Dear august family, I present to you a demonstration of “hope”:
A Torture by Hope
FROM THE FRENCH OF VILLIERS DE L’ISLE-ADAM.
(Translated by M.P. Shiel)
[COUNT VILLIERS DE L’ISLE-ADAM, who lives at Paris, where he edits the Revue des Lettres et des Arts, is one of several living French writers who have made a special study of short stories. He is a highly original writer, and, although as yet quite unknown to English readers, an extremely powerful one. Many of his stories are such as could have been written by no one but himself; but probably he approaches more nearly to Edgar Allan Poe than to any other English author.]
BELOW the vaults of the Official of Saragossa one night-fall long ago, the venerable Pedro Arbuez d’Espila, sixth Prior of the Dominicans of Segovia, third Grand Inquisitor of Spain–followed by a fra redemptor (master-torturer), and preceded by two familiars of the Holy Office holding lanterns–descended towards a secret dungeon. The lock of a massive door creaked; they entered a stifling in pace, where the little light that came from above revealed an instrument of torture blackened with blood, a chafing-dish, and a pitcher. Fastened to the wall by heavy iron rings, on a mass of filthy straw, secured by fetters, an iron circlet about his neck, sat a man in rags: it was impossible to guess at his age.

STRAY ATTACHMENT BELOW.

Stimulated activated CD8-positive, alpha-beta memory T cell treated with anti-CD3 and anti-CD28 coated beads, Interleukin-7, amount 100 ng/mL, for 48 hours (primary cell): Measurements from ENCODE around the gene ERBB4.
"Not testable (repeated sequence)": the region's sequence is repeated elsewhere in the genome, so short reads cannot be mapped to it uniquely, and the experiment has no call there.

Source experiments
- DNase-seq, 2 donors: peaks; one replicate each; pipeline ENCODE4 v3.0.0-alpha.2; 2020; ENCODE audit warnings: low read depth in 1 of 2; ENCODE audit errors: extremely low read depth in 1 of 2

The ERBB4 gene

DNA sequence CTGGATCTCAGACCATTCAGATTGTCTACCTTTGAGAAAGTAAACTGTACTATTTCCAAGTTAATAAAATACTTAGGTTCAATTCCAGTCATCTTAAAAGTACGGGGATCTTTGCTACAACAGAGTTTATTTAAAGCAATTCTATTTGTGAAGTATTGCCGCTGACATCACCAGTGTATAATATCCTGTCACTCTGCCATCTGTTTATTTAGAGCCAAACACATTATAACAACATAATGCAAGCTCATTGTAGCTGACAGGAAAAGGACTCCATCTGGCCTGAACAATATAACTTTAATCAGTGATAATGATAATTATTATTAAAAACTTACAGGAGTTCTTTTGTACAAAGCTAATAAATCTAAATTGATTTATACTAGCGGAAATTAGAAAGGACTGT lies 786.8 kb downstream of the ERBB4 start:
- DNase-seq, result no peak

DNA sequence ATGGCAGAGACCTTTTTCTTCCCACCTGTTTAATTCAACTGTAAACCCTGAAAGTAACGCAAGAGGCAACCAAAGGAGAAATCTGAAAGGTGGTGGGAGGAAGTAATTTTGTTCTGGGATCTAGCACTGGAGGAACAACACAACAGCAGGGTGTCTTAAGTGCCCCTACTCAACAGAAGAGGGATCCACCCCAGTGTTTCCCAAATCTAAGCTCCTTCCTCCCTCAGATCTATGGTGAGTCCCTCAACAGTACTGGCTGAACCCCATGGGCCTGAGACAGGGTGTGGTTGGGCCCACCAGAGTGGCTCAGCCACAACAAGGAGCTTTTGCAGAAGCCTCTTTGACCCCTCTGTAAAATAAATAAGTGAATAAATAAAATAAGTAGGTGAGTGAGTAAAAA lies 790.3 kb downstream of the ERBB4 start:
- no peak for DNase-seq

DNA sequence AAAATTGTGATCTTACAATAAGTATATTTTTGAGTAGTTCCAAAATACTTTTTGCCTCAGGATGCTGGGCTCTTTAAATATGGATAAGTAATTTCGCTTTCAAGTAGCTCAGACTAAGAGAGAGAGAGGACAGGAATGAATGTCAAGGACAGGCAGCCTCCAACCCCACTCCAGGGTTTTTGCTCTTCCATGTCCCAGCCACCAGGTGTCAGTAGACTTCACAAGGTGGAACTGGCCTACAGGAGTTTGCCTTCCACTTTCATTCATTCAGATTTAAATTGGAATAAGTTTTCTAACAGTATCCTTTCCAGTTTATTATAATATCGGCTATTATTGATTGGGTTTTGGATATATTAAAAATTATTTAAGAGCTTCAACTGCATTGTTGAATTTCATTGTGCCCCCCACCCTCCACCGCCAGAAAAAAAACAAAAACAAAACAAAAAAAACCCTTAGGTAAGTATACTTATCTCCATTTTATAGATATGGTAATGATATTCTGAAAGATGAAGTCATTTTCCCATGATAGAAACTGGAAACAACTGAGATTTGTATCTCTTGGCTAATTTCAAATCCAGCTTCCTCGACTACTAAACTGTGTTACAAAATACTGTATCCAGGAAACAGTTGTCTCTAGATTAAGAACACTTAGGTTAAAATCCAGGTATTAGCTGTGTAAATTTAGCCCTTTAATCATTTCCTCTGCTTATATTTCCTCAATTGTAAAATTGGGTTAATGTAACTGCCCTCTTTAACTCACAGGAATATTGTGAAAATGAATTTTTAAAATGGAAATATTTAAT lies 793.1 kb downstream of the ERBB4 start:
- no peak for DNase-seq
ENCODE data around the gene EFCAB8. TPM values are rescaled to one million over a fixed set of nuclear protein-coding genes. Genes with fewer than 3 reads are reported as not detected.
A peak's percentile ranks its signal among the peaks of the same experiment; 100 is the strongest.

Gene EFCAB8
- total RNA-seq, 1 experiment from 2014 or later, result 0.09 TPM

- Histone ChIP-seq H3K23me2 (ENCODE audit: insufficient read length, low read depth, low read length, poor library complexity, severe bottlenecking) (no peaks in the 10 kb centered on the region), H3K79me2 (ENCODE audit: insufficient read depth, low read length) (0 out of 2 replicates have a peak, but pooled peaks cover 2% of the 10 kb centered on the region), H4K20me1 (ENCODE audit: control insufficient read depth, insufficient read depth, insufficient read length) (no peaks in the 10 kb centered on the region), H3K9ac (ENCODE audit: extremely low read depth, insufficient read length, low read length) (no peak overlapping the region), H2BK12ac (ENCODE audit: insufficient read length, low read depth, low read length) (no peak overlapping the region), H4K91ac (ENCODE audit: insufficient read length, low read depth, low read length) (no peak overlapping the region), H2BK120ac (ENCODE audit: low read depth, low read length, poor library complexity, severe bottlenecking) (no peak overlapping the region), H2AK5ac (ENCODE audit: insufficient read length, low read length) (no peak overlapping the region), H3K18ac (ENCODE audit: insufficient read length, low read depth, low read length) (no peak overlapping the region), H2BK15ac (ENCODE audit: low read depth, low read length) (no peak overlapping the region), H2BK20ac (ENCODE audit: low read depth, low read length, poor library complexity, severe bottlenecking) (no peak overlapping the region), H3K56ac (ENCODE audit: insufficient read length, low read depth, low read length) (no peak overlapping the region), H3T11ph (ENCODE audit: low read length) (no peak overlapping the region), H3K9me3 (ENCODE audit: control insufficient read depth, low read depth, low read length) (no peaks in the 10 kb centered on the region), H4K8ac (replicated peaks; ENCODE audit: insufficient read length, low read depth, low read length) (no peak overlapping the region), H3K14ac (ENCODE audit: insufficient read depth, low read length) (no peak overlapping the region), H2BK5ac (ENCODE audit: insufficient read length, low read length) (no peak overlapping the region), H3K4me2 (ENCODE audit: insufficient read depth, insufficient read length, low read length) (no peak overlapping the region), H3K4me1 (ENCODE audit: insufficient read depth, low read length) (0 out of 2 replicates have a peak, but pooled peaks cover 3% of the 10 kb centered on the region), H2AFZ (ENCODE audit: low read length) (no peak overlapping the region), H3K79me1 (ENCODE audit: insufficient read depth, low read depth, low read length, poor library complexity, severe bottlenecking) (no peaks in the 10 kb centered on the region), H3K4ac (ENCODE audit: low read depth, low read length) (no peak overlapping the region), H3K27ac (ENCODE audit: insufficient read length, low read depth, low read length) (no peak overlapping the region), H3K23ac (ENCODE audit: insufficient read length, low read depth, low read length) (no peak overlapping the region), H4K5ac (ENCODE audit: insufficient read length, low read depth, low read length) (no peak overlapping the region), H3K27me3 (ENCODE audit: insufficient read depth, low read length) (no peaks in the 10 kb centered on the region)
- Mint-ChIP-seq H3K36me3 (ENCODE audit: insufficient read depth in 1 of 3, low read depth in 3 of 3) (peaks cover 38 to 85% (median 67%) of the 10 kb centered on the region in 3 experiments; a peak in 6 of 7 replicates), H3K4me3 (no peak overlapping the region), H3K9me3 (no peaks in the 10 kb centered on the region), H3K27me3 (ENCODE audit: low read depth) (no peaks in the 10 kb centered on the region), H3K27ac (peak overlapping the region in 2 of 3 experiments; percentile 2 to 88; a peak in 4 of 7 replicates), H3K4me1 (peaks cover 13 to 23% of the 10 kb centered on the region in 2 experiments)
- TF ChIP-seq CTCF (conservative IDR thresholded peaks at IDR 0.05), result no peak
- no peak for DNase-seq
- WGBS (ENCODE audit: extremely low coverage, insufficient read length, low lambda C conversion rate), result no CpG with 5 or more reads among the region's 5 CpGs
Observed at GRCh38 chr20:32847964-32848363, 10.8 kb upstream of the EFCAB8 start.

This prisoner was no other than Rabbi Aser Abarbanel, a Jew of Aragon, who, on an accusation of usury and pitiless contempt of the poor, had for more than a year undergone daily torture. In spite of all, “his blind obstinacy being as tough as his skin,” he had refused to abjure.
Proud of his descent and his ancestors–for all Jews worthy of the name are jealous of their race–he was descended, according to the Talmud, from Othoniel, and consequently from Ipsiboe, wife of this last Judge of Israel, a circumstance which had sustained his courage under the severest of the incessant tortures.
It was, then, with tears in his eyes at the thought that so stedfast a soul was excluded from salvation, that the venerable Pedro Arbuez d’Espila, approaching the quivering Rabbi, pronounced the following words:–